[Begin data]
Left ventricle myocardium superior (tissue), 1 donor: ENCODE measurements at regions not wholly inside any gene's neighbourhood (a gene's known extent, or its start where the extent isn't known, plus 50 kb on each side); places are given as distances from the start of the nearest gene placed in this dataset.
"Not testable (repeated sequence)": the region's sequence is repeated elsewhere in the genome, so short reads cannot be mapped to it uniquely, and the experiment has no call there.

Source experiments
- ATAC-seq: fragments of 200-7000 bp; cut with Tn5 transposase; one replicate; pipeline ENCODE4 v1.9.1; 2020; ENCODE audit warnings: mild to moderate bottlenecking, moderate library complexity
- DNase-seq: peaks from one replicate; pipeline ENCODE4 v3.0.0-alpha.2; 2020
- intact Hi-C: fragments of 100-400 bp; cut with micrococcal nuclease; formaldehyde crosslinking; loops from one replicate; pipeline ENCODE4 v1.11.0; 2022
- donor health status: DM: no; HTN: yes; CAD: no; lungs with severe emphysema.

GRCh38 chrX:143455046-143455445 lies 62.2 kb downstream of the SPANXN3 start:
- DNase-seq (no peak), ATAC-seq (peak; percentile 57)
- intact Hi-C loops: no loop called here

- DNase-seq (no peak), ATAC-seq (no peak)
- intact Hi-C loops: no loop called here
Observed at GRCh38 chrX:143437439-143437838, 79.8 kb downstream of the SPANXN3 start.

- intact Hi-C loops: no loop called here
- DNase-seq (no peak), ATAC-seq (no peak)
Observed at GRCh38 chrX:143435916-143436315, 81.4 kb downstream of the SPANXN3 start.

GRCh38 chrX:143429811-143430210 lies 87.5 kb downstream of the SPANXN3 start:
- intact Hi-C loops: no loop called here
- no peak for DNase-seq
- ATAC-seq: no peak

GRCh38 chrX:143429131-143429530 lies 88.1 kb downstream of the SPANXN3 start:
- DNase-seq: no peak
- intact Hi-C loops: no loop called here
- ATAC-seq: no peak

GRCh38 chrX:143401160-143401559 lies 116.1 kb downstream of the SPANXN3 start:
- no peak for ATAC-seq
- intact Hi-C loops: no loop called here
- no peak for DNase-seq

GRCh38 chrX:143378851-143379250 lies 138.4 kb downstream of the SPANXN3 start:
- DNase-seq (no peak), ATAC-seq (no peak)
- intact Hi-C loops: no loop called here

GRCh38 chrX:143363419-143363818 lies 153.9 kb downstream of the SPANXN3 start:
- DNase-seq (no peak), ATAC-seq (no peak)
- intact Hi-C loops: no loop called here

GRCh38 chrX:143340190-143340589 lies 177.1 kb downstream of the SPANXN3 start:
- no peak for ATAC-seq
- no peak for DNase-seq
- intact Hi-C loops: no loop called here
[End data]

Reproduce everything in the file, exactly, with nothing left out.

Left ventricle myocardium superior (tissue), 1 donor: ENCODE measurements at regions not wholly inside any gene's neighbourhood (a gene's known extent, or its start where the extent isn't known, plus 50 kb on each side); places are given as distances from the start of the nearest gene placed in this dataset.
"Not testable (repeated sequence)": the region's sequence is repeated elsewhere in the genome, so short reads cannot be mapped to it uniquely, and the experiment has no call there.

Source experiments
- ATAC-seq: fragments of 200-7000 bp; cut with Tn5 transposase; one replicate; pipeline ENCODE4 v1.9.1; 2020; ENCODE audit warnings: mild to moderate bottlenecking, moderate library complexity
- DNase-seq: peaks from one replicate; pipeline ENCODE4 v3.0.0-alpha.2; 2020
- intact Hi-C: fragments of 100-400 bp; cut with micrococcal nuclease; formaldehyde crosslinking; loops from one replicate; pipeline ENCODE4 v1.11.0; 2022
- donor health status: DM: no; HTN: yes; CAD: no; lungs with severe emphysema.

GRCh38 chrX:143455046-143455445 lies 62.2 kb downstream of the SPANXN3 start:
- DNase-seq (no peak), ATAC-seq (peak; percentile 57)
- intact Hi-C loops: no loop called here

- DNase-seq (no peak), ATAC-seq (no peak)
- intact Hi-C loops: no loop called here
Observed at GRCh38 chrX:143437439-143437838, 79.8 kb downstream of the SPANXN3 start.

- intact Hi-C loops: no loop called here
- DNase-seq (no peak), ATAC-seq (no peak)
Observed at GRCh38 chrX:143435916-143436315, 81.4 kb downstream of the SPANXN3 start.

GRCh38 chrX:143429811-143430210 lies 87.5 kb downstream of the SPANXN3 start:
- intact Hi-C loops: no loop called here
- no peak for DNase-seq
- ATAC-seq: no peak

GRCh38 chrX:143429131-143429530 lies 88.1 kb downstream of the SPANXN3 start:
- DNase-seq: no peak
- intact Hi-C loops: no loop called here
- ATAC-seq: no peak

GRCh38 chrX:143401160-143401559 lies 116.1 kb downstream of the SPANXN3 start:
- no peak for ATAC-seq
- intact Hi-C loops: no loop called here
- no peak for DNase-seq

GRCh38 chrX:143378851-143379250 lies 138.4 kb downstream of the SPANXN3 start:
- DNase-seq (no peak), ATAC-seq (no peak)
- intact Hi-C loops: no loop called here

GRCh38 chrX:143363419-143363818 lies 153.9 kb downstream of the SPANXN3 start:
- DNase-seq (no peak), ATAC-seq (no peak)
- intact Hi-C loops: no loop called here

GRCh38 chrX:143340190-143340589 lies 177.1 kb downstream of the SPANXN3 start:
- no peak for ATAC-seq
- no peak for DNase-seq
- intact Hi-C loops: no loop called here